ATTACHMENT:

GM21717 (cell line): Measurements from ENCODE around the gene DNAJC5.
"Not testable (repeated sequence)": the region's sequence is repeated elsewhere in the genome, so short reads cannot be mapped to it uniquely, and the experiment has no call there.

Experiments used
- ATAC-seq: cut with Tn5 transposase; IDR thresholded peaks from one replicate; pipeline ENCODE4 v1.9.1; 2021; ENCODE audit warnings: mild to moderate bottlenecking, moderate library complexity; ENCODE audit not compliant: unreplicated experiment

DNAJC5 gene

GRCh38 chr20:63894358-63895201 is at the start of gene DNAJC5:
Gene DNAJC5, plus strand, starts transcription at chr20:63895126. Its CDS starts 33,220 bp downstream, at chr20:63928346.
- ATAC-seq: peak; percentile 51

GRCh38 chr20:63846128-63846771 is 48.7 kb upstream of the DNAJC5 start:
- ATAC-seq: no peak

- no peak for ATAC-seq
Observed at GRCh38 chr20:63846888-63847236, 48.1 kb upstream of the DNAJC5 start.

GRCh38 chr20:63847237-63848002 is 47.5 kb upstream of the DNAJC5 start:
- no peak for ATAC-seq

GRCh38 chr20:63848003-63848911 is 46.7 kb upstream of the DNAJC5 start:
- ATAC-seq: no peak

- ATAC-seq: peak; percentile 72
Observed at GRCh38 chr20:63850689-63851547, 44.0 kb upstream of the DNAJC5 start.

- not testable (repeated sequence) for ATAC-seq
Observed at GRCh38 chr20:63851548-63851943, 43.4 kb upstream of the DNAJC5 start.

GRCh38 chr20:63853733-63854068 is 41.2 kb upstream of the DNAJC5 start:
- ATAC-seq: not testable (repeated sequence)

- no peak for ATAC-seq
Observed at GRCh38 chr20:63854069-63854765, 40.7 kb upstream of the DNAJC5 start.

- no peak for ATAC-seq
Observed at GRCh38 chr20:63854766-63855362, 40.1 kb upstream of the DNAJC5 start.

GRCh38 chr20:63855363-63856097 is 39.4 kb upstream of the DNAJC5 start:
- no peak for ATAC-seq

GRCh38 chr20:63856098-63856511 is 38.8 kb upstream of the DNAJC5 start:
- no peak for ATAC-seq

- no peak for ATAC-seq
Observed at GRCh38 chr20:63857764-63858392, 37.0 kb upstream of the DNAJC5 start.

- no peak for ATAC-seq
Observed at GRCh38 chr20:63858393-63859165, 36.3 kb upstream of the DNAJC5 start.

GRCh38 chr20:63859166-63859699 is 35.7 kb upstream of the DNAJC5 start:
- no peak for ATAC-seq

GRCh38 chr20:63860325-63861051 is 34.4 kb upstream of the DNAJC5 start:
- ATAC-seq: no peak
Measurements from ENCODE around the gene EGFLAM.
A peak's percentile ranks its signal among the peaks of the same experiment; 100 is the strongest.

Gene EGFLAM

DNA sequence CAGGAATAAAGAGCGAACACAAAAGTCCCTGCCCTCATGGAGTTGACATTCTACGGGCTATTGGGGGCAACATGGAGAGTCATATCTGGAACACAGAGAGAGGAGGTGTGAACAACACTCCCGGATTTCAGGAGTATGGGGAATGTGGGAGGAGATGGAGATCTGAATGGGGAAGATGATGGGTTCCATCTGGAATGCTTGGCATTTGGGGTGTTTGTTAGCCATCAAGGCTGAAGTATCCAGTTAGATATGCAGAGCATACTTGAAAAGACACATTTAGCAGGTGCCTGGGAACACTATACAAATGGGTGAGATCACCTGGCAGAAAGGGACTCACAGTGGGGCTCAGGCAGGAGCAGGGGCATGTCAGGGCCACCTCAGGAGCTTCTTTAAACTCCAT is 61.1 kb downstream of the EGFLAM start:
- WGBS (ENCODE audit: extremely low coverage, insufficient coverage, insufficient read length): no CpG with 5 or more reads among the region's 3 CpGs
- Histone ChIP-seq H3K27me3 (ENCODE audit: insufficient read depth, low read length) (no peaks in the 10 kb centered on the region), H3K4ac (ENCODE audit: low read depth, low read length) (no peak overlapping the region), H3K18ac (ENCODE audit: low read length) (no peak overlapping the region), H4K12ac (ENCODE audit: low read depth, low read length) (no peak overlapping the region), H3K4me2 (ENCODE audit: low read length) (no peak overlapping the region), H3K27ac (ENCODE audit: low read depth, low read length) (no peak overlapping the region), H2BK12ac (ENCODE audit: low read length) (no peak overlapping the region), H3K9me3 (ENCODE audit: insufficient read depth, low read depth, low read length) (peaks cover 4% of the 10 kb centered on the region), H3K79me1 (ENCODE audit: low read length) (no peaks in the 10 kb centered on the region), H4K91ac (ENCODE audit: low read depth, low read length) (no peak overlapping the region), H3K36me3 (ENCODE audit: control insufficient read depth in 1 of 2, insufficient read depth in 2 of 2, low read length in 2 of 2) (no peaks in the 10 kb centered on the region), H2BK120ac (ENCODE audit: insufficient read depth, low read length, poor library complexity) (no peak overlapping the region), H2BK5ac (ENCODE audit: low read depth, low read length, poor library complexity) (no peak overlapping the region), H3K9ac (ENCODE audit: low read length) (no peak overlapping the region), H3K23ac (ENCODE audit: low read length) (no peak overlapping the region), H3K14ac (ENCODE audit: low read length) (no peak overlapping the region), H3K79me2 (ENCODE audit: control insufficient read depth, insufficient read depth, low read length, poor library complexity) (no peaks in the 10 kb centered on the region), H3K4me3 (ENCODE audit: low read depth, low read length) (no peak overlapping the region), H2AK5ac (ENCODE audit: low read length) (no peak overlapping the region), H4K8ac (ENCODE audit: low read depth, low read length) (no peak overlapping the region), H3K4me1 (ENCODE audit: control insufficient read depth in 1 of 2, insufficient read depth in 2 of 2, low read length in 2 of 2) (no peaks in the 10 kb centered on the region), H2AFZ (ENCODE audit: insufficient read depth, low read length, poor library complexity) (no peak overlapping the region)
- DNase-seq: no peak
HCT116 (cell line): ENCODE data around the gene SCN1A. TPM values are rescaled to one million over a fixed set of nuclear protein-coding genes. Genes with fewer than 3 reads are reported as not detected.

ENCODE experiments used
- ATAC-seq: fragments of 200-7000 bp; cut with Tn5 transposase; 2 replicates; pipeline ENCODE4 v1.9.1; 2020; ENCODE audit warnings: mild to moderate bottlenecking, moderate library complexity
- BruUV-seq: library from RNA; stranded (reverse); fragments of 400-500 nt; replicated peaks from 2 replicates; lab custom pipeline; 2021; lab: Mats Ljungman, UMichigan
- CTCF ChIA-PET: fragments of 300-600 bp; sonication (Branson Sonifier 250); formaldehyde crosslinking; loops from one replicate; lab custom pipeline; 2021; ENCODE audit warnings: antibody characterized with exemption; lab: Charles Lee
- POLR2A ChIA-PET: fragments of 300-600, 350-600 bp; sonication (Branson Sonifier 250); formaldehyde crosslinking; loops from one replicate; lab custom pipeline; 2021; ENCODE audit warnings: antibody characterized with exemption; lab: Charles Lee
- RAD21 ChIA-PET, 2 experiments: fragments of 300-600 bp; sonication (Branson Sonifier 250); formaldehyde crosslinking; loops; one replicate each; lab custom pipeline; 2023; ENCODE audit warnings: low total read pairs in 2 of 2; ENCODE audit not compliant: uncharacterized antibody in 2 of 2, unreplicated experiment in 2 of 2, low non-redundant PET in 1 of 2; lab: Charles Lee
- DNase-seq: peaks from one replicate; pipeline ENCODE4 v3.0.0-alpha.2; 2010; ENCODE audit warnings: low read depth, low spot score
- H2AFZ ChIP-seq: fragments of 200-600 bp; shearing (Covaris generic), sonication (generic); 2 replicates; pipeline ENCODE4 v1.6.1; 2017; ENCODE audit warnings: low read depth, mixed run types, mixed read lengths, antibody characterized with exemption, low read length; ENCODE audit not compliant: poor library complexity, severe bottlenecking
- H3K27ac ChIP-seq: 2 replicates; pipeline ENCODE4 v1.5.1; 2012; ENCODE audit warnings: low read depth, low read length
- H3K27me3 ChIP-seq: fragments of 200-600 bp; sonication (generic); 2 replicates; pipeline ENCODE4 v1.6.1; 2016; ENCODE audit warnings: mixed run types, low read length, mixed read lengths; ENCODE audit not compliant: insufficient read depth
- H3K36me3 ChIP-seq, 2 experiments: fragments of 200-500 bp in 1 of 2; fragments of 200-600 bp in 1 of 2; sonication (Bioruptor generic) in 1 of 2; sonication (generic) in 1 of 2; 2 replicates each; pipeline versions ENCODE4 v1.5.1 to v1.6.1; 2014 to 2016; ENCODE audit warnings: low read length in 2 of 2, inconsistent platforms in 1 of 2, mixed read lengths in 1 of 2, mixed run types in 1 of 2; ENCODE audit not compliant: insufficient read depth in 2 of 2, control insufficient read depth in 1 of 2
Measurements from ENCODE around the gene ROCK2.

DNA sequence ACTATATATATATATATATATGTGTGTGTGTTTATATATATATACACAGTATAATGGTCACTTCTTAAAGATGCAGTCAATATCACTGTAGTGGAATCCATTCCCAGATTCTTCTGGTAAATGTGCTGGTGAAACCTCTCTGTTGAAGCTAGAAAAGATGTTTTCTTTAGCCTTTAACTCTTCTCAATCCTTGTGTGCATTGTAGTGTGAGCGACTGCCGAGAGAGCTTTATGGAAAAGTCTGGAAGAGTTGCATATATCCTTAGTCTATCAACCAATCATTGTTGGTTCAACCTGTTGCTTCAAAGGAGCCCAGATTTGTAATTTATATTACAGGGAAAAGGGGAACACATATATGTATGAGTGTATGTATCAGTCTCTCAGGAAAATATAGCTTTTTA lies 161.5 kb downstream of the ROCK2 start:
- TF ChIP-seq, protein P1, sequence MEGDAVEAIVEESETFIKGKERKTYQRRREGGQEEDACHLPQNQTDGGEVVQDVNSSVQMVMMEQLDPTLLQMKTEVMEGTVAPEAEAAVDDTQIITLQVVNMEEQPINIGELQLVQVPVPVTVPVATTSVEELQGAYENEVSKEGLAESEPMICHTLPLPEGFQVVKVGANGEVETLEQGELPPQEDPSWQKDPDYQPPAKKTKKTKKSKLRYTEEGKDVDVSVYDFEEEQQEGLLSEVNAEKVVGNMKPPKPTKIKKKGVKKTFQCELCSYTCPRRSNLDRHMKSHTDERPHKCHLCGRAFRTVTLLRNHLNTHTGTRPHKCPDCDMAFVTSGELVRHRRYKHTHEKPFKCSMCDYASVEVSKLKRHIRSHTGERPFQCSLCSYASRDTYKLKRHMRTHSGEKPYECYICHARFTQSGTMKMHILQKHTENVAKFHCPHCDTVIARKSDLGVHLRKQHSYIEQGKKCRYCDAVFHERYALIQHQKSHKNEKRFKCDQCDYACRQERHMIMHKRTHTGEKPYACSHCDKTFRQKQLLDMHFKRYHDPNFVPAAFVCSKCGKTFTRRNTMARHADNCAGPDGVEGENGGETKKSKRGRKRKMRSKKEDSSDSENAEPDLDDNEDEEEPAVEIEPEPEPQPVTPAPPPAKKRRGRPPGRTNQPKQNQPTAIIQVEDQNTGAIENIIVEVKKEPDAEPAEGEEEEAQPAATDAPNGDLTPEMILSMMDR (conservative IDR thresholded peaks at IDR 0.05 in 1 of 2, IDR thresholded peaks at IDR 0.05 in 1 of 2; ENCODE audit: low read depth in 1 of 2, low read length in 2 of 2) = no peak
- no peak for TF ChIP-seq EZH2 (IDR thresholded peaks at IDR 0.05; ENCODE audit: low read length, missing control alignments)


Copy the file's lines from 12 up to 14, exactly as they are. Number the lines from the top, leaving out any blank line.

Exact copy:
Observed at GRCh38 chr20:63846888-63847236, 48.1 kb upstream of the DNAJC5 start.

GRCh38 chr20:63847237-63848002 is 47.5 kb upstream of the DNAJC5 start:
- no peak for ATAC-seq